You don't have to be their friend

Last week I was out on some sales appointments with one of my clients. In their industry, the relationship style selling approach is considered to be the way to go. In one of the meetings, my client had a prospect who had a bad experience with their company in the past and was a little bit resistant to buying.
When my client asked a few questions about their operation, it was quite apparent the prospect was doing a number of things wrong that was hurting their business. In the interests of improving the relationship, instead of tactfully letting them know where they're going wrong and what they can do to improve, my client just brushed over it and played the nice guy.
In sales, the relationship approach doesn't work as well as it used to. In fact, sometimes you're doing the customer a disservice by being nice. Dixon and Adamson, authors of the Challenger Sale, found after extensive research that "relationship selling" is the least effective approach to selling in the 21st century. They found the top performing sales people are those that challenge the status quo and value adding value over being nice.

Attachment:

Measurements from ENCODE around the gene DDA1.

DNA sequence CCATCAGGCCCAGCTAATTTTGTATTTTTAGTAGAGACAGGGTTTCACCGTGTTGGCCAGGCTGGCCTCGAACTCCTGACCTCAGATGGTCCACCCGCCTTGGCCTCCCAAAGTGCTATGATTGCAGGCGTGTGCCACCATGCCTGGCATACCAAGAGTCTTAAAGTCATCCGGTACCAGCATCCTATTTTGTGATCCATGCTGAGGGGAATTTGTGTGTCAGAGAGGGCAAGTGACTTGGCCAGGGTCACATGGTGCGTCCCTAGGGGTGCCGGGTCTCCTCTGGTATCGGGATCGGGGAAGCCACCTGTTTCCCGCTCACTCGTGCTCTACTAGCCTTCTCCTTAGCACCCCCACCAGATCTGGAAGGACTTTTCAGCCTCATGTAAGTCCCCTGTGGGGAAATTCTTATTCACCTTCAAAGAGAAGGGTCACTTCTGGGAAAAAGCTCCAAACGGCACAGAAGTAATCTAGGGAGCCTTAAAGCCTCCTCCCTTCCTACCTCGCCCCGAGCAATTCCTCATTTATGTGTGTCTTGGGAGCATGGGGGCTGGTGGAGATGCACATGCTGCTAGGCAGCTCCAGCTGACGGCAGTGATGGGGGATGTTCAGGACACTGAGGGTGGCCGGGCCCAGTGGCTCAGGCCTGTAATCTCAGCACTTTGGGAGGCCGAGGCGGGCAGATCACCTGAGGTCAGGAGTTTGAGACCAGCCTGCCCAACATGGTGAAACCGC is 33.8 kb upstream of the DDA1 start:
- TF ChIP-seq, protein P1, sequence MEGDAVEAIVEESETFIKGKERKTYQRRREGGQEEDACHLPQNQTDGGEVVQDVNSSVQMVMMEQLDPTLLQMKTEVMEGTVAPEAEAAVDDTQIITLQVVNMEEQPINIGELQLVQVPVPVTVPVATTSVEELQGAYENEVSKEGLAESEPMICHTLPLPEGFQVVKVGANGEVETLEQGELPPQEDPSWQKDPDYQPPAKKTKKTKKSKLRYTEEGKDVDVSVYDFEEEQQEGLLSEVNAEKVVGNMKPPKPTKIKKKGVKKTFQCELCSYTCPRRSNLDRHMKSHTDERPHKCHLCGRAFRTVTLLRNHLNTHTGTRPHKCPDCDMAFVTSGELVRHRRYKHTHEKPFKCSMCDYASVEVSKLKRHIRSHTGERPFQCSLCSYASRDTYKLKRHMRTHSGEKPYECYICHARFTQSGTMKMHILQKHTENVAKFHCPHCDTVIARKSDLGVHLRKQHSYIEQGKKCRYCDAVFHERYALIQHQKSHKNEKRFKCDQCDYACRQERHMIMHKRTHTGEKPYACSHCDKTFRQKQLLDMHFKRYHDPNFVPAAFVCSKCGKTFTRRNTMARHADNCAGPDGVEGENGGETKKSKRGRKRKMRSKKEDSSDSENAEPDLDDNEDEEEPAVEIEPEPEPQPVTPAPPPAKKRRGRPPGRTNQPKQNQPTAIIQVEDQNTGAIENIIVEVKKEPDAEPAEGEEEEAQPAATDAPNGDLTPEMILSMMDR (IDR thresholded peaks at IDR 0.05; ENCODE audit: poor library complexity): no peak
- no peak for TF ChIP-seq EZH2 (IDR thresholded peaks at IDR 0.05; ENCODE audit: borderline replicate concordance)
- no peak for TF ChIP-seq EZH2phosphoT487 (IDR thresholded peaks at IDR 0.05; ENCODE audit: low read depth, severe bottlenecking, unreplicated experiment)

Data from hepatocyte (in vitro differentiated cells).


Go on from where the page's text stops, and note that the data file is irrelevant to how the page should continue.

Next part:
In my client's case, even though the relationship was quite shaky to begin with, he had an opportunity to add significant value to the prospect by teaching them how they can improve their operation. Selling isn't about making friends. It's about creating value.
Onwards and Upwards,

Posted by Daniel Hall on
Yes have establish true trust before adding value.
Ghese are my thoughts.
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